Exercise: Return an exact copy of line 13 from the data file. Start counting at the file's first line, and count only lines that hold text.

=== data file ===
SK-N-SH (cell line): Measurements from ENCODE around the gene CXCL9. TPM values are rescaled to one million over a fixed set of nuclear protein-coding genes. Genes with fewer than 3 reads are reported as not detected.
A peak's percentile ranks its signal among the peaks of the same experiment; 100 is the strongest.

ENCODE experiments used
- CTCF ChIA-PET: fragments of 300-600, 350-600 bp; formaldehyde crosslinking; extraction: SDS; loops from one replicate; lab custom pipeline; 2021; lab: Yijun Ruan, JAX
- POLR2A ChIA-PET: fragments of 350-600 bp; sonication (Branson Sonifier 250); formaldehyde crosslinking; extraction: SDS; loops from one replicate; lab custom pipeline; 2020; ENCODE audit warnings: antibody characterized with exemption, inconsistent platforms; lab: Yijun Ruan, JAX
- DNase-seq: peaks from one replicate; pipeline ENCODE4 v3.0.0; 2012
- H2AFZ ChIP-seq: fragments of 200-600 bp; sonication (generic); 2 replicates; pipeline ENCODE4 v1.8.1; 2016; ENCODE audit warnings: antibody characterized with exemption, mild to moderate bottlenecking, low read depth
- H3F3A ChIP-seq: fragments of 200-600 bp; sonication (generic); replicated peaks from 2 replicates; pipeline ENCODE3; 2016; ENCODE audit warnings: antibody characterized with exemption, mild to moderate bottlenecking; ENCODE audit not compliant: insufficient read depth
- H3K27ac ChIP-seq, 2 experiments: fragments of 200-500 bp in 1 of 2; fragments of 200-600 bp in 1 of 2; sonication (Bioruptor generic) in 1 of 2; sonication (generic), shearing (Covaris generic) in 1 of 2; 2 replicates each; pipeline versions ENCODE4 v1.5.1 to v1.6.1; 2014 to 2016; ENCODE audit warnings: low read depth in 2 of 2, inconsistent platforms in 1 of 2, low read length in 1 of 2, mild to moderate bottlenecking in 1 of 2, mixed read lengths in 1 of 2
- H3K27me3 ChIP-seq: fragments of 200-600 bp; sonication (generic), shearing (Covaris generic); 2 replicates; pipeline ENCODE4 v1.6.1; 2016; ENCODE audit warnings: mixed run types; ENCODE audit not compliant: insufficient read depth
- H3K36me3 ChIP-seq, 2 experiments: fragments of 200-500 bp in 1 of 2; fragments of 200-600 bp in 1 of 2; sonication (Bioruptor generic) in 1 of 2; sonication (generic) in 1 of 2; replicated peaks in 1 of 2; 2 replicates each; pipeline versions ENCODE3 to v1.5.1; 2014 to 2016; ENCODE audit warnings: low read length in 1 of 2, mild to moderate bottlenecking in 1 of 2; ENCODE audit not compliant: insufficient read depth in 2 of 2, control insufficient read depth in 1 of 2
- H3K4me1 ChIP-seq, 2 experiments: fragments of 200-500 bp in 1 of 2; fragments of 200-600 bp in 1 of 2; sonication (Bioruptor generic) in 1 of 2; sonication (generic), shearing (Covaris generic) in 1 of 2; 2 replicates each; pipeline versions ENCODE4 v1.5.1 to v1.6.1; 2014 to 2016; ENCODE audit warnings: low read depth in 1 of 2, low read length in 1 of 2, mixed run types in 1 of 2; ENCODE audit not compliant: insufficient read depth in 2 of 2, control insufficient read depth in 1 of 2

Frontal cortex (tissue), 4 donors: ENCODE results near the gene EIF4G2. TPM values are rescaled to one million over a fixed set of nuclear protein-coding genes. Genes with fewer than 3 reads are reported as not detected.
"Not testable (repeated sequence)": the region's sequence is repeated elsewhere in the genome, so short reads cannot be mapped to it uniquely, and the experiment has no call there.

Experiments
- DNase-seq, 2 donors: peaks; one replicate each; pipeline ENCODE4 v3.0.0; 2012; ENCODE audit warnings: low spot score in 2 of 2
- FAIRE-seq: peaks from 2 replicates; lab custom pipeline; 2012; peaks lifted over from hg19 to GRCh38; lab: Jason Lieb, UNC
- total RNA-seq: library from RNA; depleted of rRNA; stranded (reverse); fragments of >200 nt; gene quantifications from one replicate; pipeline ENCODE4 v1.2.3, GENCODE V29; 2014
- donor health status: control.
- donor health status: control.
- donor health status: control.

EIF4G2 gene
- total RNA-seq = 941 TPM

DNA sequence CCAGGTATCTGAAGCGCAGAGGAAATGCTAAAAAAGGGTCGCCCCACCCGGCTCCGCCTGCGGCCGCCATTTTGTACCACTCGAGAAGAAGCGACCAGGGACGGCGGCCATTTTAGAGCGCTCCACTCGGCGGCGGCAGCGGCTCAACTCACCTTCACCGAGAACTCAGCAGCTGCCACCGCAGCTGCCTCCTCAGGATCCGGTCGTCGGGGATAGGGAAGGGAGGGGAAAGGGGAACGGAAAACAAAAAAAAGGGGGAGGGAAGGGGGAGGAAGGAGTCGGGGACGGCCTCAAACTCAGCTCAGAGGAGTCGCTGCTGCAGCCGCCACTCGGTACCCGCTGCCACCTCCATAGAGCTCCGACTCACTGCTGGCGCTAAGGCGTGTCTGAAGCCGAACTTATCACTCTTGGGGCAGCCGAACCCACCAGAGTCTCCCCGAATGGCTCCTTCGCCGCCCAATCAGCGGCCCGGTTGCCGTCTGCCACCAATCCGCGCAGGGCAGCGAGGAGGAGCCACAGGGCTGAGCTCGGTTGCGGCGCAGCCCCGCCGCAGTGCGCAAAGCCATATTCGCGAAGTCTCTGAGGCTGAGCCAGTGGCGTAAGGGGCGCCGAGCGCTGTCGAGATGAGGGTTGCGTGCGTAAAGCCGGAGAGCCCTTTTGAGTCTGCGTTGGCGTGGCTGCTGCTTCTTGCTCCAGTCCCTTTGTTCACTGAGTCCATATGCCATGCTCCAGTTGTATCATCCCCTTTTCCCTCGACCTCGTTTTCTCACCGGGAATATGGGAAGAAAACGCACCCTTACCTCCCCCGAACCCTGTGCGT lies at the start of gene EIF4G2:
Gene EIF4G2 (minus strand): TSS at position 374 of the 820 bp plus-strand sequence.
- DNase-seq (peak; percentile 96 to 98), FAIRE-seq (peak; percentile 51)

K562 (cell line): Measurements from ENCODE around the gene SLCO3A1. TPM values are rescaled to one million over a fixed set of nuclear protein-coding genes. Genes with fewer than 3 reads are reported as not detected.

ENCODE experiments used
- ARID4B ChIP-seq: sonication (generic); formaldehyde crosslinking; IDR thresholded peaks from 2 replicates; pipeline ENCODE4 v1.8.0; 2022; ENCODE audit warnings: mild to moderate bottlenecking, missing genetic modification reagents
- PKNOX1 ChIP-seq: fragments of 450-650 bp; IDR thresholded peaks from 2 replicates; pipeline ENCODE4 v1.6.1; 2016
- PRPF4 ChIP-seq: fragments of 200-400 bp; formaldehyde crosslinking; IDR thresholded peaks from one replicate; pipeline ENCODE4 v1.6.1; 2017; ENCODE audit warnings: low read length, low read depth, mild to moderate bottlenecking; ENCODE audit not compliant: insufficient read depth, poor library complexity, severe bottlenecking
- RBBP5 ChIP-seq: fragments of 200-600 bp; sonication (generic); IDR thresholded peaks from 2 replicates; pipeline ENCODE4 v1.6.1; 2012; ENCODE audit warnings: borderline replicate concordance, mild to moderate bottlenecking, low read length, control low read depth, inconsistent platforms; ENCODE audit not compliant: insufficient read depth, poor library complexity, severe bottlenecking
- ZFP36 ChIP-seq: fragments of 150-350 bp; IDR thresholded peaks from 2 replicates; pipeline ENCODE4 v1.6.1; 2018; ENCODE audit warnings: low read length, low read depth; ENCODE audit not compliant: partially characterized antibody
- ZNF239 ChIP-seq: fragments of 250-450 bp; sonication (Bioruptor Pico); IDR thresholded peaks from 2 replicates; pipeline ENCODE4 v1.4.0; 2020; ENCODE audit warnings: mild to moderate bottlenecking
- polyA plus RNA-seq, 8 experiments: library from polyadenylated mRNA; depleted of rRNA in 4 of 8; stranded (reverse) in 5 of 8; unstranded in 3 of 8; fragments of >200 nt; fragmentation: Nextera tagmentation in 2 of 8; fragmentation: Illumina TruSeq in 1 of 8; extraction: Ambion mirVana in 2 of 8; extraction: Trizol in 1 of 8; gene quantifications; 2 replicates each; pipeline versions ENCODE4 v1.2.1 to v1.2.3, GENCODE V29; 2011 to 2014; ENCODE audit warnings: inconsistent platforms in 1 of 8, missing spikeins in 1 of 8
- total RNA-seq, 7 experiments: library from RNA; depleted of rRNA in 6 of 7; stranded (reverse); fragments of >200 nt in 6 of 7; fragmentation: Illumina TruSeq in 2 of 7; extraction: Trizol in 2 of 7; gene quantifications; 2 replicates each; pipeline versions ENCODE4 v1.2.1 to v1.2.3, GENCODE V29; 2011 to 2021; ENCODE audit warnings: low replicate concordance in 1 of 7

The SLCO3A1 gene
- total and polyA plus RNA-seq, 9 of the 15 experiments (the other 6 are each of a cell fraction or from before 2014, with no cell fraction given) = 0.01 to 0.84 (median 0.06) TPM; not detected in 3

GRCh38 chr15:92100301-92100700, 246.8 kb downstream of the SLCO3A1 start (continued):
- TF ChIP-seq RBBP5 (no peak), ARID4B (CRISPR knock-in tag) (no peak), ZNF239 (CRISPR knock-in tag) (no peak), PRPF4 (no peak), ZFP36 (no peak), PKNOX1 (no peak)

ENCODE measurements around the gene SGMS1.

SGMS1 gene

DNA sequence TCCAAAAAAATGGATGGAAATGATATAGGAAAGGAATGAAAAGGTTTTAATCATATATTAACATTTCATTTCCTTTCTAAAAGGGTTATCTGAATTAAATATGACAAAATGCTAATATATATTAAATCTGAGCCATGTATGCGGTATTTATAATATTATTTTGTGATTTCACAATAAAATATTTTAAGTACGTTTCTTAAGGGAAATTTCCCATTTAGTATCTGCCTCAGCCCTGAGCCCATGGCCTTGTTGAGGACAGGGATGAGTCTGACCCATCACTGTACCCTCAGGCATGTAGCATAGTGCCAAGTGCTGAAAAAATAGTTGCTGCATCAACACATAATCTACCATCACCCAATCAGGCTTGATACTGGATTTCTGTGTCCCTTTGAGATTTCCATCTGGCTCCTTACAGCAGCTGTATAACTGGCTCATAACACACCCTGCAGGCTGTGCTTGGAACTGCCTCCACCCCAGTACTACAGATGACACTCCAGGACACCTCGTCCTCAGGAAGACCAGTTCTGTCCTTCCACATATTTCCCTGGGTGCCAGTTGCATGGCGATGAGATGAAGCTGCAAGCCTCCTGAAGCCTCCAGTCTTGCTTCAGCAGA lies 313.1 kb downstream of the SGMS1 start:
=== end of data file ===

Frontal cortex (tissue), 4 donors: ENCODE results near the gene EIF4G2. TPM values are rescaled to one million over a fixed set of nuclear protein-coding genes. Genes with fewer than 3 reads are reported as not detected.